Satellite sees Tropical Storm Gabrielle battling wind shear, gulf storm developingSeptember 12th, 2013 by Rob Gutro in Earth / Earth Sciences
This GOES-13 satellite image shows Gabrielle northwest of Bermuda, while low pressure System 93L is developing in the southwestern Gulf of Mexico. Credit: NASA GOES Project
Gabrielle is a fighter. Tropical Storm Gabrielle regained tropical storm status on Sept. 12 at 11 a.m. EDT after being knocked down to tropical depression status earlier in the day. NASA's GOES Project used NOAA's GOES-East satellite data to create an image that showed wind shear is still having a big effect on Gabrielle, and another low pressure area appears to be organizing in the Gulf of Mexico.
At 11 a.m. EDT on Sept. 12, Tropical Depression Gabrielle's center was 200 miles/325 km northwest of Bermuda, and about 530 miles/850 km south-southeast of Nantucket, Mass. near 33.9 north and 67.7 west. NOAA's GOES-East satellite showed Gabrielle's center far east of the Mid-Atlantic coast, more than 1,000 kilometers (over 600 miles) northeast of the border between North and South Carolina.
The bulk of clouds and showers associated with Gabrielle were pushed far to the northeast of the center, because southwesterly wind shear continues to push them away. Those displaced clouds were apparent on NOAA's GOES satellite imagery. The image was created by NASA's GOES Project at the NASA Goddard Space Flight Center in Greenbelt, Md. NASA's GOES Project also created an animation of GOES imagery from Sept. 10 through 12 that shows Gabrielle weakening from a tropical storm to a depression and strengthening back to a tropical storm again.
Tropical Depression Gabrielle's maximum sustained winds were back up to near 40 mph/65 kph after dropping below that threshold for tropical storm status earlier in the day. Gabrielle was moving to the north at 8 mph/13 kph and is expected to turn north-northeast and speed up as it is expected to transition into an extra-tropical storm over the next day.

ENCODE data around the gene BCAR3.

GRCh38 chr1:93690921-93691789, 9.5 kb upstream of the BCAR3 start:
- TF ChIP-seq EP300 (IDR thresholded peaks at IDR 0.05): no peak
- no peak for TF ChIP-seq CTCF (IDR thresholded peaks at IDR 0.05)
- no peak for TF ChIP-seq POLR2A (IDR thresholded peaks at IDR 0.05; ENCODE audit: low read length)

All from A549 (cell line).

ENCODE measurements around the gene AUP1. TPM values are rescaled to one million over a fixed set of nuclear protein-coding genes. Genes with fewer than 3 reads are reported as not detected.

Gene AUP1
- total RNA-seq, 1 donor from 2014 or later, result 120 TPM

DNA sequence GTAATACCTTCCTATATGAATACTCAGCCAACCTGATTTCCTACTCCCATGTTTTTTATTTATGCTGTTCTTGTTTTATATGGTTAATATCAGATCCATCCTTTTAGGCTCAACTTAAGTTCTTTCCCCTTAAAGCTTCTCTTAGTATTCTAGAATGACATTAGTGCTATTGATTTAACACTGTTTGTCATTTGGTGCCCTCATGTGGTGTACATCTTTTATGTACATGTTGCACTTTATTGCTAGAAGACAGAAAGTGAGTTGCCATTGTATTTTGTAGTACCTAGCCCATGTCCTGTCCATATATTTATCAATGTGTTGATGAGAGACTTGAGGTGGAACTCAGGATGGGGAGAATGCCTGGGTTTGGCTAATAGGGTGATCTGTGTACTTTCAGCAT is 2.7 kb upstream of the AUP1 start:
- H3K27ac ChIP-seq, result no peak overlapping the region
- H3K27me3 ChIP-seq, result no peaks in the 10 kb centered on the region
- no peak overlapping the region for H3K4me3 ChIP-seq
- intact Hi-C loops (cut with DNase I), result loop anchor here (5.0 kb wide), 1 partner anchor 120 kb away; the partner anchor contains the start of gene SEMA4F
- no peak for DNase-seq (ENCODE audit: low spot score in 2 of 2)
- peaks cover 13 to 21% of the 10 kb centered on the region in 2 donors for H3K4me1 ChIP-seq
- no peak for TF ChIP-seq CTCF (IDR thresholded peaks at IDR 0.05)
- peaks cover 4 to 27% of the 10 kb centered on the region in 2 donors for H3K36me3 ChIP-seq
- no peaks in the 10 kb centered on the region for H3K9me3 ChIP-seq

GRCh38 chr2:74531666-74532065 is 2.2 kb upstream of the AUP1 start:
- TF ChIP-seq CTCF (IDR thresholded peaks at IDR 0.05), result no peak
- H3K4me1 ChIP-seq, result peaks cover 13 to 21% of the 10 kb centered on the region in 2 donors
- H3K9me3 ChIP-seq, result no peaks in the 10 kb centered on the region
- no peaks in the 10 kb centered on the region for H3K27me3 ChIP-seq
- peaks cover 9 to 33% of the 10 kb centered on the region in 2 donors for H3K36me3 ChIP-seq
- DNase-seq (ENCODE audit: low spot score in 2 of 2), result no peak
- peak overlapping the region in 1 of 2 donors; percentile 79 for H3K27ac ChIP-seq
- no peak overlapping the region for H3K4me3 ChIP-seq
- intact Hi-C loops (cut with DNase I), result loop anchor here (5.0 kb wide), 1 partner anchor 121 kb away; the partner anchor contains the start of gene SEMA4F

As Gabrielle heads toward transition, another low pressure area in the Atlantic basin appears ripe for a transition in satellite imagery. The low pressure area known as System 93L, located in the southwestern Gulf of Mexico now has a high chance to become a tropical depression. System 93L is in the Bay of Campeche, located west of the Yucatan Peninsula. The Bay is in the southwestern part of the Gulf of Mexico. The low is in the same area where tropical depression 8 was born earlier this season
NOAA's GOES-East satellite captured in one image both Gabrielle and System 93L at 1431 UTC/10:31 a.m. EDT. The image showed Gabrielle's clouds northeast of center, while System 93L's thunderstorms appeared around the center of its circulation.
The National Hurricane Center (NHC) noted that environmental conditions appear to be favorable for development and System 93L now has a high chance of becoming a tropical cyclone during the next two days. NHC noted that System 93L is forecast to move very slowly across the southern Gulf of Mexico producing locally heavy rains over a large part of eastern Mexico during the next several days.
Provided by NASA's Goddard Space Flight Center
"Satellite sees Tropical Storm Gabrielle battling wind shear, gulf storm developing." September 12th, 2013. http://phys.org/news/2013-09-satellite-tropical-storm-gabrielle-gulf.html